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Keeping your pets cool this Summer

As the weather warms up and we all look forward to enjoying the sunshine, it’s important to be aware of the effects the heat can have on our pets.

Pets are unable to cool down by releasing sweat from skin pores like we do.  Cats, dogs and rabbits do sweat a little bit from their pads but if they want to cool down further they pant.  However, this may not be sufficient in hot and humid weather, so it’s up to us to stop them from getting too hot in the first place, and if they do over heat knowing how to treat them.

Staying safe in hot weather

  1. Walk your dog at cooler times of the day, so they don’t overheat and don’t burn their paws on surfaces ie pavements.
  2. Make sure your pet has fresh, clean water at all times. If you do go out for the day with your dog take plenty of water with you.
  3. If animals are kept outside, make sure they have easy access to shade. Take into consideration the movement of the sun over the day.
  4. Pets can get sunburnt, especially those with light coloured or thin coats on exposed areas such as ear tips and noses. Don’t allow your pet to stay out in strong sunlight and speak to your vets about pet-safe sun-creams.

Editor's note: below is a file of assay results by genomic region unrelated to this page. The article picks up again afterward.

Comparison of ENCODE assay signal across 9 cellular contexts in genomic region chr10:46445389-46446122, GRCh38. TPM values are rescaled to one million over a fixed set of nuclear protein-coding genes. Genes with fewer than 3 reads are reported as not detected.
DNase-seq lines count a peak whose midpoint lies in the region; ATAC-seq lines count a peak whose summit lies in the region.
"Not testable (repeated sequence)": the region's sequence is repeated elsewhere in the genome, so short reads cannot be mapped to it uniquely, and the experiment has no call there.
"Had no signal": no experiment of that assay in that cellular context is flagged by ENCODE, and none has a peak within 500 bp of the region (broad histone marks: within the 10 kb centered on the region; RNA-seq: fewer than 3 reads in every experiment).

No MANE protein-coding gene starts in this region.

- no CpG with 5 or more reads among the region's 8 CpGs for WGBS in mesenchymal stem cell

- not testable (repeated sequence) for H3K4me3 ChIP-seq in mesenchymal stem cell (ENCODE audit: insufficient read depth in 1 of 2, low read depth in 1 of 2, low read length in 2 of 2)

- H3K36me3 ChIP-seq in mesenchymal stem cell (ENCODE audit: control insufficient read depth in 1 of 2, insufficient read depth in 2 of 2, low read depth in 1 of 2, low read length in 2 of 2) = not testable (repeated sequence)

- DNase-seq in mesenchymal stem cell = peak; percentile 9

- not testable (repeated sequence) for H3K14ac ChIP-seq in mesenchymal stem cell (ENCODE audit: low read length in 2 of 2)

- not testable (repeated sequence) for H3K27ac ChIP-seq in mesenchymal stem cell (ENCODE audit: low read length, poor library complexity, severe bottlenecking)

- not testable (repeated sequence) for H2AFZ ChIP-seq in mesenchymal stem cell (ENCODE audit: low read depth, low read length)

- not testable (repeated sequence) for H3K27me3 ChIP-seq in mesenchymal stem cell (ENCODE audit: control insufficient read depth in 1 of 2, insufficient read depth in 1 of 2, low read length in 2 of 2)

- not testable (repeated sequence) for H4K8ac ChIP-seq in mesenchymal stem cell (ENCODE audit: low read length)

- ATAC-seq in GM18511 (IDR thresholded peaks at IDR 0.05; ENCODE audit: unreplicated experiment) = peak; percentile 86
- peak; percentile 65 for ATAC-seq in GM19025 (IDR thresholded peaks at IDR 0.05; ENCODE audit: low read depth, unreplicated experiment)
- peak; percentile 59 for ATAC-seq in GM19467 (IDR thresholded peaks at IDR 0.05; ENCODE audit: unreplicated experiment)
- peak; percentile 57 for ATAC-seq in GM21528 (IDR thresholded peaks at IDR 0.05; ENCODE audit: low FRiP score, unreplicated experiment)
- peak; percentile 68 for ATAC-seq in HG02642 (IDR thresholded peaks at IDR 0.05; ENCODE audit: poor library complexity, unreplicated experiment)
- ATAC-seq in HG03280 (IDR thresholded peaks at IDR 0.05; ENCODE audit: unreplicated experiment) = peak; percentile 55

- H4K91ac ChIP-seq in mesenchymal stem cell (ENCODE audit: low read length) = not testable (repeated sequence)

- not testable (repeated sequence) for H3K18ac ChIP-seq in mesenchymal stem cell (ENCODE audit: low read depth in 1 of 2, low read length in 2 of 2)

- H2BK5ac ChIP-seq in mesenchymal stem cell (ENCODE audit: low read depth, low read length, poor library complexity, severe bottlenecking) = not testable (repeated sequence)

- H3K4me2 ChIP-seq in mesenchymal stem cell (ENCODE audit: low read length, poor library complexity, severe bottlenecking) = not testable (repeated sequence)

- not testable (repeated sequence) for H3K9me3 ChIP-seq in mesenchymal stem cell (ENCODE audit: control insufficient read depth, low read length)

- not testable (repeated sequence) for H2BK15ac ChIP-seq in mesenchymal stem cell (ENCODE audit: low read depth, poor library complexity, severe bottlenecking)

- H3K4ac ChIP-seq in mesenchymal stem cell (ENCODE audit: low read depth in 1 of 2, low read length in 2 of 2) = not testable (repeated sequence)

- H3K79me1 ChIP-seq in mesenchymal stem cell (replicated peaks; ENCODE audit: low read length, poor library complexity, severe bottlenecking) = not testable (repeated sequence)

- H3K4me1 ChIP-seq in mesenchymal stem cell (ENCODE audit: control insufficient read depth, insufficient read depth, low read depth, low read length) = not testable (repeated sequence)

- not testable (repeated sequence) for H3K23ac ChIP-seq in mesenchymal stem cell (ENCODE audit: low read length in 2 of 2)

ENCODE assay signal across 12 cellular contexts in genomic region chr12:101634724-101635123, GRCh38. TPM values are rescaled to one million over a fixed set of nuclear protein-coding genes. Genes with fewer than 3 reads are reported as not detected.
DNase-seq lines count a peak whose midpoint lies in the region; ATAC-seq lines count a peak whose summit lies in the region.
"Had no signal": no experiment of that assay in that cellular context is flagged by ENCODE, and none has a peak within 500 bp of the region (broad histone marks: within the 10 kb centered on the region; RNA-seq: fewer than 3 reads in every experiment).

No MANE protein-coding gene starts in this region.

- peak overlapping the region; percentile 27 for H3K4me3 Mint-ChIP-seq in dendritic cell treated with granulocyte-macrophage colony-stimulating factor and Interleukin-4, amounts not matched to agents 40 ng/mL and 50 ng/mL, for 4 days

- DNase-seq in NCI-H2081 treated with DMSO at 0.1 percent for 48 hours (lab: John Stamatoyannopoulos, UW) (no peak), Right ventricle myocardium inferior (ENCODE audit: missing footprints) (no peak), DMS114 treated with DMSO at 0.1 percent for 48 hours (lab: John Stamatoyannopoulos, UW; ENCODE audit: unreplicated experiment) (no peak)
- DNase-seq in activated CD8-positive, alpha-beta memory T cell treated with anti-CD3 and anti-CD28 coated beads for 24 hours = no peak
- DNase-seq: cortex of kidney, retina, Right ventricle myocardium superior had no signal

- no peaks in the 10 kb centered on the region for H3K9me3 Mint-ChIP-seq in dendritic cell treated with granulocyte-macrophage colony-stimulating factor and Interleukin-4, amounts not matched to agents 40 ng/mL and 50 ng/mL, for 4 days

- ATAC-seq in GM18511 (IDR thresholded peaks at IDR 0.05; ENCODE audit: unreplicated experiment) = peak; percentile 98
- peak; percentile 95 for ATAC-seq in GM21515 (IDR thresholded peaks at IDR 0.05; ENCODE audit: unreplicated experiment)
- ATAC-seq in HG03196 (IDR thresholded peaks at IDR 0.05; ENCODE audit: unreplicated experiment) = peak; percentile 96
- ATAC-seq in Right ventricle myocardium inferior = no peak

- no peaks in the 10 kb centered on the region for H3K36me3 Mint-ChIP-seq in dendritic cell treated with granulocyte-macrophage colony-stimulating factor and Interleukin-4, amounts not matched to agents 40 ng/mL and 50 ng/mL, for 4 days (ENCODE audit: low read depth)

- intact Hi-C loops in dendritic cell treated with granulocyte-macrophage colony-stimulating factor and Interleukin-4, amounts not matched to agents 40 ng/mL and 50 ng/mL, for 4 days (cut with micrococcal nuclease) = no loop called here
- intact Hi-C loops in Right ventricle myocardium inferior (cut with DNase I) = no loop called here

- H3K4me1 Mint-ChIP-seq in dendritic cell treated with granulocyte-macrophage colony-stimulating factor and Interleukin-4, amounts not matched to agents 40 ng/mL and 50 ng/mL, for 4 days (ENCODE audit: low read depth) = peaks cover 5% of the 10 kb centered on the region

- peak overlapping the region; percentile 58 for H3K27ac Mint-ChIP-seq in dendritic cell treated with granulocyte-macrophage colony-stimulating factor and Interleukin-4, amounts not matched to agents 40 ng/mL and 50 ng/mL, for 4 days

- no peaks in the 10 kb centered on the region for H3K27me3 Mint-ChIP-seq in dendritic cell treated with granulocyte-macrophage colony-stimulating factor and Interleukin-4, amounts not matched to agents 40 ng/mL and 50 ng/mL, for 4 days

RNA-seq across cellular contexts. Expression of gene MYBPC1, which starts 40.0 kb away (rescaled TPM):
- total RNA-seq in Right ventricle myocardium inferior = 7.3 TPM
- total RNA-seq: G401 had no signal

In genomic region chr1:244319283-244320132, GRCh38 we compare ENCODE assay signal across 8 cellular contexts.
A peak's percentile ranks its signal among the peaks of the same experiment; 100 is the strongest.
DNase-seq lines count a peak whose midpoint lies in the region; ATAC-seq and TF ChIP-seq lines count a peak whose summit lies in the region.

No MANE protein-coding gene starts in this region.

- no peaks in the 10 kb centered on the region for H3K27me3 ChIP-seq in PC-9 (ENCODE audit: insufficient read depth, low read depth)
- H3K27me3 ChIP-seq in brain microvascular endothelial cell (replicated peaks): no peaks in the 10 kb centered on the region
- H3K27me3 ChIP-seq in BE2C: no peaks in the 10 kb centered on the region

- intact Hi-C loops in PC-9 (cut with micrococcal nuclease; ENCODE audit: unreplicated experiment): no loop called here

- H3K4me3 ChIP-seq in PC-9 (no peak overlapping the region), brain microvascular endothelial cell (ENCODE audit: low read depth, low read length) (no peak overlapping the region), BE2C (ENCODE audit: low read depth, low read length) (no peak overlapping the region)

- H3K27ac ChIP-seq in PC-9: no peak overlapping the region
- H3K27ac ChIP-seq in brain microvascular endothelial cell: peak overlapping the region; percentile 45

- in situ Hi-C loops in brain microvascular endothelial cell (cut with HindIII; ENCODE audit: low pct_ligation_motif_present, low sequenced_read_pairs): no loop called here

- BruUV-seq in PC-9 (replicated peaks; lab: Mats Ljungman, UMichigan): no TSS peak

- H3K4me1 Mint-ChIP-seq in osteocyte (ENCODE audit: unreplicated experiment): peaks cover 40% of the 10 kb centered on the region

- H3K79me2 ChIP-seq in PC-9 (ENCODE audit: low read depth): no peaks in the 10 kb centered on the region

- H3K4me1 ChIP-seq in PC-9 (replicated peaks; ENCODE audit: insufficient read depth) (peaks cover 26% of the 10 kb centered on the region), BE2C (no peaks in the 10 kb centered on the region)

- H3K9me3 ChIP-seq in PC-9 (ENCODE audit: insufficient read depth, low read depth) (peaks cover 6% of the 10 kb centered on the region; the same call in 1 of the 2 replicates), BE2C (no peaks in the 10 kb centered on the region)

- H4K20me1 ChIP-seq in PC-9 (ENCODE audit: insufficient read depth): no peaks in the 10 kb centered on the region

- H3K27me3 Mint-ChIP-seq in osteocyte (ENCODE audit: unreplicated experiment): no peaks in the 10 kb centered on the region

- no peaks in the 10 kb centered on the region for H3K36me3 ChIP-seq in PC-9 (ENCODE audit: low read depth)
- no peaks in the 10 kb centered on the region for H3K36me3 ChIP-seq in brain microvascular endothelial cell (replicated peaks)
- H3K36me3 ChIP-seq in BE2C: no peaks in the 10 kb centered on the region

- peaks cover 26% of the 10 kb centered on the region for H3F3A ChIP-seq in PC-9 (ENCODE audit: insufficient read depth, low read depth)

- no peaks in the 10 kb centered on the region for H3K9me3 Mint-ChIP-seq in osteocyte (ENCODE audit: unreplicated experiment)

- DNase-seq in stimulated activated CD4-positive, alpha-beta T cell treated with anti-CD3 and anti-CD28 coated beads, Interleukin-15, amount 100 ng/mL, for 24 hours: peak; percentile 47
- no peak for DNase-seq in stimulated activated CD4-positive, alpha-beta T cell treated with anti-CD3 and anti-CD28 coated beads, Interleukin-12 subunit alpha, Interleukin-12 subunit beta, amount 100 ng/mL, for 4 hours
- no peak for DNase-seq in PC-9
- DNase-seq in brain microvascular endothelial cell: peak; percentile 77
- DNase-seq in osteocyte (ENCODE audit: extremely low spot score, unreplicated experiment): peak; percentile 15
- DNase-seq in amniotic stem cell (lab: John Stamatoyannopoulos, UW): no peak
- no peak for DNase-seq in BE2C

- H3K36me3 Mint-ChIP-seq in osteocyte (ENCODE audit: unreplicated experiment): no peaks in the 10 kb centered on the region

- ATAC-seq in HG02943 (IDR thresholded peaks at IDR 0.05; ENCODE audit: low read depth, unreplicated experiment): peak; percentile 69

5. Get your dog a haircut at the start of the summer to keep it cool and groom pets regularly to remove excess hair from coats.
  6. Check rabbits twice a day for dirty bottoms as they are prone to maggot infections (flystrike) in warm weather. There are preparations that you can apply which can help prevent flystrike.


Leave your pet alone in the car on a warm day, even if the window is open, its cloudy outside or you have a sunshield.  The inside car temperature can rise dangerously high within a few minutes and heatstroke is a potentially fatal condition.  Signs of heat stroke include:

  • Heavy panting
  • Excess salivation
  • Lethargy, loss of consciousness and collapse

If you think your pet is suffering from heatstroke, contact your vet immediately.  Move them to a cooler and well ventilated area.  Douse them with cool water or briefly wrap them in water soaked towels.  Do not use freezing cold water or allow their temperature to drop too quickly or so low that they start to shiver.  Allow them to drink cold water, little and often.  Even if your pet recovers, do get them examined by a vet to check there is no long term damage.

We have selection of summer items on sale including cool mats, jackets, water bottles, bandanas and ice-creams.

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Fenton Vets

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